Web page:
The Department of Public Safety responds to crimes in progress and takes reports of crimes that occurred, but we stress that prevention is just as, if not more, important. While response and enforcement help deter criminals and is part of prevention, we want the Augsburg community to reduce the opportunity for criminals. A crime generally involves three things: the desire to commit the crime, the ability to commit the crime, and the opportunity to commit the crime.
A victim is never at fault for the crime, but we want the Augsburg community to help prevent–reduce the opportunity–for criminals to commit crimes. The Department of Public Safety works to accomplish this by vehicle and foot patrol, CCTV cameras, controlling, building access (mechanical and electronic locking), etc. We hope to deter criminals with our presence and response, but crime prevention is everyone’s responsibility.
Simple steps may help to keep you and your property safe. For example, making sure that you lock your doors will stop someone from just walking in and grabbing your laptop, your phone, or your wallet. Below are some:
Crime Prevention is everyone’s responsibility. Only by working together can we keep Augsburg the safe campus that it is.
Emergency Contact Information
To report a fire, medical emergency, or crime in progress, dial x7777 from any campus phone.
For non-emergency calls, dial x1717 from any on-campus phone or 612-330-1717 from off campus.
- Tips for Residence Halls
- Tips for Bicycle Owners
- Tips for Your Car
- Preventing Thefts
- Personal Safety Tips
- Preventing Sexual Assault
The Augsburg University Public Safety Department has trained officers available to answer your questions about Crime Prevention. To inquire about your specific needs, or schedule a Crime Prevention Seminar for your group, you can call the Department at x1717 from anywhere on campus, or 330-1717 from off campus.
You are also welcome to send email to email@example.com
Special Thanks to the University of California-Northridge Police Department for assistance on this section.
Theft, usually a crime of opportunity, is by far the most common crime in residence halls. Thefts are most often committed by persons you or your roommates allow into your residence.
Burglary (entering your residence with the intent to commit a crime), is also a problem but can usually be prevented by taking simple precautions.
Last, but most important, is your personal safety. The chances of physical attack or rape can be greatly reduced by being cautious and alert.
- Leave valuables, particularly jewelry, at home if it is not necessary to have them at your campus residence.
- Keep your door locked even when you’re at home. It’s easy for others to enter your residence without you knowing, particularly if you’re in a back room or if your stereo or television is playing.
- Call the Security Department to report suspicious persons.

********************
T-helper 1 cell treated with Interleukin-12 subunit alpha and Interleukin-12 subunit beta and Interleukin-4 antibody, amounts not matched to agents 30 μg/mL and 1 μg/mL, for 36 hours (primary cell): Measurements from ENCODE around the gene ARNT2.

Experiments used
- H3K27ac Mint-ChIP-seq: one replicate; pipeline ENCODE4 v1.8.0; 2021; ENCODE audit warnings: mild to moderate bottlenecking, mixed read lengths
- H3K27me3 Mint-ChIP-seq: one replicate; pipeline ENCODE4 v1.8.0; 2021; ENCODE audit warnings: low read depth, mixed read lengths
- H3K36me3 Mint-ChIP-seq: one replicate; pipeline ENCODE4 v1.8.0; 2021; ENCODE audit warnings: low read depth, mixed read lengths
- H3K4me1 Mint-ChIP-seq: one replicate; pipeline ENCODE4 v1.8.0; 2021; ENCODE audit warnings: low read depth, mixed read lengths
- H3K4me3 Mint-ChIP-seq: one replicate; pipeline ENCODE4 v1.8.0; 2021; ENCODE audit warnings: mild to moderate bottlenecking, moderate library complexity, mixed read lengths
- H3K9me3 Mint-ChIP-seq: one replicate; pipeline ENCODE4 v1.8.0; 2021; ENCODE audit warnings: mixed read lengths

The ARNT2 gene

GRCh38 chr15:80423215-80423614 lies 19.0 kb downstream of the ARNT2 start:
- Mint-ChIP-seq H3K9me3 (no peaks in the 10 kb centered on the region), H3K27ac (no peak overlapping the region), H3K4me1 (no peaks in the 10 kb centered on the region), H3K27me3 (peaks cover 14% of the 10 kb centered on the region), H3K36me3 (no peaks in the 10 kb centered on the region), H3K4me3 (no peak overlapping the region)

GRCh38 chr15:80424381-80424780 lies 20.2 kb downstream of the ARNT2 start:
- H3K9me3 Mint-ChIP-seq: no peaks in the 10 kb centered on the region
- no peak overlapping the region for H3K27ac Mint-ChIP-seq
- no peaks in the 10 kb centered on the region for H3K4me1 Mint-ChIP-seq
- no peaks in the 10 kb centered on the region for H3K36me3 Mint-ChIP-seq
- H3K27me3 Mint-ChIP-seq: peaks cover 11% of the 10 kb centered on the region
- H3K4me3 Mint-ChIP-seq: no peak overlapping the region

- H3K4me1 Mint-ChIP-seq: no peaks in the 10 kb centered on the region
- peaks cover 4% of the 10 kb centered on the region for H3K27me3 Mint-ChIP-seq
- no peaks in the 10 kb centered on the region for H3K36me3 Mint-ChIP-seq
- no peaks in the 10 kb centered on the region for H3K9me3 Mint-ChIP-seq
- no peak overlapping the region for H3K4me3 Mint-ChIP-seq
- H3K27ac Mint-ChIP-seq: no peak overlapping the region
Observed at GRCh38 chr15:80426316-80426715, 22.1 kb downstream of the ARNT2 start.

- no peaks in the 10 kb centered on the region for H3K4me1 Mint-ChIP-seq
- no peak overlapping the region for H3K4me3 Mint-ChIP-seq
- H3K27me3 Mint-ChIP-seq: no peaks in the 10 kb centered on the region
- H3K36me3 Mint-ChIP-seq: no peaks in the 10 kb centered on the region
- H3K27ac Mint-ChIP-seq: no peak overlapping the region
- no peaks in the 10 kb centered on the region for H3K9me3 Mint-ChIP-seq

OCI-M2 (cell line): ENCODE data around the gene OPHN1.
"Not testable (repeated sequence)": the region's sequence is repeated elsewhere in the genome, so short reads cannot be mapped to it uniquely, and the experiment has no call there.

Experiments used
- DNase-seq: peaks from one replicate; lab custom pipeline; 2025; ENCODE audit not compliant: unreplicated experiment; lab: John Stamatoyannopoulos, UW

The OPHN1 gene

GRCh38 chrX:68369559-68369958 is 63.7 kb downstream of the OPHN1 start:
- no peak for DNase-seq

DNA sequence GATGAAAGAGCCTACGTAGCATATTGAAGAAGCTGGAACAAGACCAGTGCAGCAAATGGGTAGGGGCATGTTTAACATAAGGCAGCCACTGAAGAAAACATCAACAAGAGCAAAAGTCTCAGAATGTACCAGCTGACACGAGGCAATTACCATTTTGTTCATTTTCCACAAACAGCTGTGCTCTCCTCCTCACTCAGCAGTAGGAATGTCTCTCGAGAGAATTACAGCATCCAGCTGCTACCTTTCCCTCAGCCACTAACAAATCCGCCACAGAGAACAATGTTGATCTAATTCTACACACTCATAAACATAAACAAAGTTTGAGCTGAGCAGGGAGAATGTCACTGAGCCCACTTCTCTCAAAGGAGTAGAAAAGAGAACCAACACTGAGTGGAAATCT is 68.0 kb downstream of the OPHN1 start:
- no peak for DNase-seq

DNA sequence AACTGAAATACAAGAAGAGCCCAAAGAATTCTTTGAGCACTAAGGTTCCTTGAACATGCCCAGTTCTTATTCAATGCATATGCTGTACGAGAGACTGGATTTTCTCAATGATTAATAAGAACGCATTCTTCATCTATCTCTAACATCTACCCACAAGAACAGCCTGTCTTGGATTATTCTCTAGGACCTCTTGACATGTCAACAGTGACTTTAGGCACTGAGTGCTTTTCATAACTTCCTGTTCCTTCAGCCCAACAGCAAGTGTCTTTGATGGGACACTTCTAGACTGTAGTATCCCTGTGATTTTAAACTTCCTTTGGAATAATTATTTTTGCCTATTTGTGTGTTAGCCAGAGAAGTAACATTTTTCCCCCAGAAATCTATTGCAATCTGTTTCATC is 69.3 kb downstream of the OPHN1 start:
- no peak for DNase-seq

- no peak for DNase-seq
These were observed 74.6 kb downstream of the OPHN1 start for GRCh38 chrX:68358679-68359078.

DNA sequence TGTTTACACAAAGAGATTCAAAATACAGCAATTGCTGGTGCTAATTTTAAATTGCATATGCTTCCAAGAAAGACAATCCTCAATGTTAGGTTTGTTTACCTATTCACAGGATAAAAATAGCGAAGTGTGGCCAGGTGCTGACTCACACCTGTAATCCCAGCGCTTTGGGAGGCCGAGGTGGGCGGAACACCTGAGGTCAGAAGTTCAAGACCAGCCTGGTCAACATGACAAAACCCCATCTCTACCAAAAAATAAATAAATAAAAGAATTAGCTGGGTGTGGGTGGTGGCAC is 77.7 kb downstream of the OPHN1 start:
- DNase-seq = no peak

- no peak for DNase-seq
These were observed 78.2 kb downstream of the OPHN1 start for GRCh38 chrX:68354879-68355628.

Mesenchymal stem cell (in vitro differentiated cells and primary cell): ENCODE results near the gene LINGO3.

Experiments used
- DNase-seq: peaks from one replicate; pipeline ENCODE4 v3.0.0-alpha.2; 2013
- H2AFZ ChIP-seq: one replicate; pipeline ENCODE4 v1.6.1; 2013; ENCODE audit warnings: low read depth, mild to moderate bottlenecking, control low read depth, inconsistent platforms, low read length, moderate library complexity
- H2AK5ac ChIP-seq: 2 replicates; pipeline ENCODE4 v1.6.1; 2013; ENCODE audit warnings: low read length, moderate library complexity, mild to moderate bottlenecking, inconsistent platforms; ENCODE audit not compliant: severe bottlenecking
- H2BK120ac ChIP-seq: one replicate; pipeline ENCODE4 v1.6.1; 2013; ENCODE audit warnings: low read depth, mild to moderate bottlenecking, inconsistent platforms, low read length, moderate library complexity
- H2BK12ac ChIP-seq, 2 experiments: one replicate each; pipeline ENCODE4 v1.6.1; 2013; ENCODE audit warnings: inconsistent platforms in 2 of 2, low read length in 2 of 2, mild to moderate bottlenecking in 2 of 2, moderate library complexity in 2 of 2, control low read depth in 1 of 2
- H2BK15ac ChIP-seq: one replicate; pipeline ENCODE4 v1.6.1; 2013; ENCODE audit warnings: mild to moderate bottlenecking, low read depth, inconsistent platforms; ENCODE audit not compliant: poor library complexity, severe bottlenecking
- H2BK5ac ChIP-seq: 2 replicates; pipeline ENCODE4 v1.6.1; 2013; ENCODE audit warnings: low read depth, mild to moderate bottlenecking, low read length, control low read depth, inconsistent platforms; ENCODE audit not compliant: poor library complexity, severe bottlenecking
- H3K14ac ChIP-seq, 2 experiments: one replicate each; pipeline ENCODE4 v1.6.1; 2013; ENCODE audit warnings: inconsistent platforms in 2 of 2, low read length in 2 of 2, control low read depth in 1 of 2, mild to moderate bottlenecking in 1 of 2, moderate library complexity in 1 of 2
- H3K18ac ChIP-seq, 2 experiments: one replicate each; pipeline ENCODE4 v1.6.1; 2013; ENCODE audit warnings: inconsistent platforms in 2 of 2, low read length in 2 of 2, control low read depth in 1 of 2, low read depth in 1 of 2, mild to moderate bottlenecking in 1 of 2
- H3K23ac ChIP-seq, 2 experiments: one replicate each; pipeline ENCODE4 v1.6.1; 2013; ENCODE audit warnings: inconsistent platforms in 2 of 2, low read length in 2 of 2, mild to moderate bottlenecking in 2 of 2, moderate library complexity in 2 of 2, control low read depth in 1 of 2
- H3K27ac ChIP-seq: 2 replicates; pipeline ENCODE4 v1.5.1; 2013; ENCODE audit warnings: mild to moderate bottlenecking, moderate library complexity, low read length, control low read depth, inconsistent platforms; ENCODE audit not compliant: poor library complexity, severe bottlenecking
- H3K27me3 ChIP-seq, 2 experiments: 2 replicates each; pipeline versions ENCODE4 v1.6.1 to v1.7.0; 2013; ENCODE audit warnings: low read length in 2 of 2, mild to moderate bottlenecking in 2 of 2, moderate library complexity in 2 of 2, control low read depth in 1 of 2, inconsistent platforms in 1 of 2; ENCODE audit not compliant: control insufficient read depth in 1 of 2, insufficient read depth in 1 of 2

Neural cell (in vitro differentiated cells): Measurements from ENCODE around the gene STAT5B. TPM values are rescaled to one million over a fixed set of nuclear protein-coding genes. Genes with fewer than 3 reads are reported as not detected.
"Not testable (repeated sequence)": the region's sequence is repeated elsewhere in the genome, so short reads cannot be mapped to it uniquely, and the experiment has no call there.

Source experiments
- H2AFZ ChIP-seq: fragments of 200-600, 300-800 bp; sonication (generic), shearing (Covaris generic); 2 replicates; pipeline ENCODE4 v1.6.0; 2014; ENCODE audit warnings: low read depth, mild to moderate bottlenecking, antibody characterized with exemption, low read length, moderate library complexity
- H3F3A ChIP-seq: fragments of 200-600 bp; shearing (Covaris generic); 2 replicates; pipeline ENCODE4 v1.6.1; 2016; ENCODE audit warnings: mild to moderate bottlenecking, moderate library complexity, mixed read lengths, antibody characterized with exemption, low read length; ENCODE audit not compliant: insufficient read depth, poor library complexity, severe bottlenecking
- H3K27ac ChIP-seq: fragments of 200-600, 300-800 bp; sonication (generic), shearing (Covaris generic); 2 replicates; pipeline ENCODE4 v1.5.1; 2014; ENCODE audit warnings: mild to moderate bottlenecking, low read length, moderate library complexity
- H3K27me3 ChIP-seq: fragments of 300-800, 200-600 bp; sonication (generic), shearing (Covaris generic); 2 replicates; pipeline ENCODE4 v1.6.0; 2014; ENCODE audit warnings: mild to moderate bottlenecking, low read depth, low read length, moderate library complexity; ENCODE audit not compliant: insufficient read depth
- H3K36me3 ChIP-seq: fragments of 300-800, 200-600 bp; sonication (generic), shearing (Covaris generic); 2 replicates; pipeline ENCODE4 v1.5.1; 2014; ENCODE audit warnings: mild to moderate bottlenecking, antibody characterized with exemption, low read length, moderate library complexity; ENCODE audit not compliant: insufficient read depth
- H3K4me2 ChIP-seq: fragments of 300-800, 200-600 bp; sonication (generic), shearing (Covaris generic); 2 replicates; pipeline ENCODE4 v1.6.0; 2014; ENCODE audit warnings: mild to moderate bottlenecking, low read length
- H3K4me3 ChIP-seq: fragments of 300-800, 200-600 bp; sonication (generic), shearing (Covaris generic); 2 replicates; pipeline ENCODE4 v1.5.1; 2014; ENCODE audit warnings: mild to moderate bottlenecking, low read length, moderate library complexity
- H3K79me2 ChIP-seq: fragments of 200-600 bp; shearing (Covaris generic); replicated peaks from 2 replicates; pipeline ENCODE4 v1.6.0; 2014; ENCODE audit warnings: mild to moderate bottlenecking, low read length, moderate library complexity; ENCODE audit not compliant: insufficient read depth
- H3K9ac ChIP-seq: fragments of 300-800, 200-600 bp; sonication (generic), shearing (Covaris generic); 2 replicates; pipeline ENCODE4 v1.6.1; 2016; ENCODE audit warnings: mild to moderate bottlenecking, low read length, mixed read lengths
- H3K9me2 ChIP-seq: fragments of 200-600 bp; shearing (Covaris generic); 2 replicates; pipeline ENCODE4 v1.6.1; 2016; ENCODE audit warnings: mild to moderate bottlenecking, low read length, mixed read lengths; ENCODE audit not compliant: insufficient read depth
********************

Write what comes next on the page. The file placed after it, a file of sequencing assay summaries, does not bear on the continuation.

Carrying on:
- Record the make, model, and serial number of valuables and keep the records in a safe place.
- Engrave your property with your driver license number.
- Report lost keys to your residence to housing staff immediately.
- Check the area for suspicious persons before walking to or exiting your vehicle.
- Discuss these crime prevention tips with your roommates and floormates.
- Report crimes to the Security Department as soon as possible.
- Allow strangers or hold large gatherings in your residence. It is easy for someone to steal small items without being noticed.
- Prop open exterior building doors. You are jeopardizing other’s safety, as well as your own.
- Let strangers into the buildings.
Fire Safety Tips:
Firescience.org recently launched a college student’s guide to fire safety and education. This guidebook was expert-driven and includes contribution from the NFPA, the CEO of Campus Fire Safety, and public safety directors from two 4 year campus colleges. The guide provides safety tips for college students living in dorms and off campus housing, including Fraternity & Sorority houses. Additionally, the guide provides fire safety information for students with disabilities and a comprehensive list of fire safety resources. See the guide below:
Fire Science Online: Fire Safety & Education for College Students
Firescience.org we founded in 2011 and serves those looking for fire science education and fire safety information. Most recently, the organization has broadened its scope to address several public safety and service careers such as homeland security, EMTs, forestry, and criminal justice to name a few. Fire Science Online was funded by private donations and remains non-commercial and advertisement free.
Preventing Bike Theft
Bicycle theft is an ongoing problem at this and every college. Most bicycle thefts can be prevented by taking simple precautions. You can also substantially increase the chances of recovering your bicycle should it be stolen.
Register Your Bike!
Of over 15,000 bicycles stolen in the U.S. every day, only 2-5% are ever returned to their owners. One of the best ways to ensure your bike is recovered is to have it registered. You can register your bike with the City of Minneapolis.
Securing your Bike
Securing Your Bike Using a Cable Lock or Chain
- Use a cable or chain at least 3/8″ in diameter.
- Use a key lock with a 3/8″ hardened shackle with heel and toe locking.
- Pull up all slack in the cable or chain and make sure the lock is as high off the ground as possible.
Securing Your Bike Using a “U”-type lock
- Bike with quick release wheels- release the front wheel and include this with the rear wheel and frame.
- Bike without quick release wheels- secure the lock through both tire and frame.
- Secure to a bicycle rack. University regulations do not allow bicycles in campus buildings or secured to trees, signposts, hand railings, etc. Contact Buildings & Grounds for more information regarding this policy.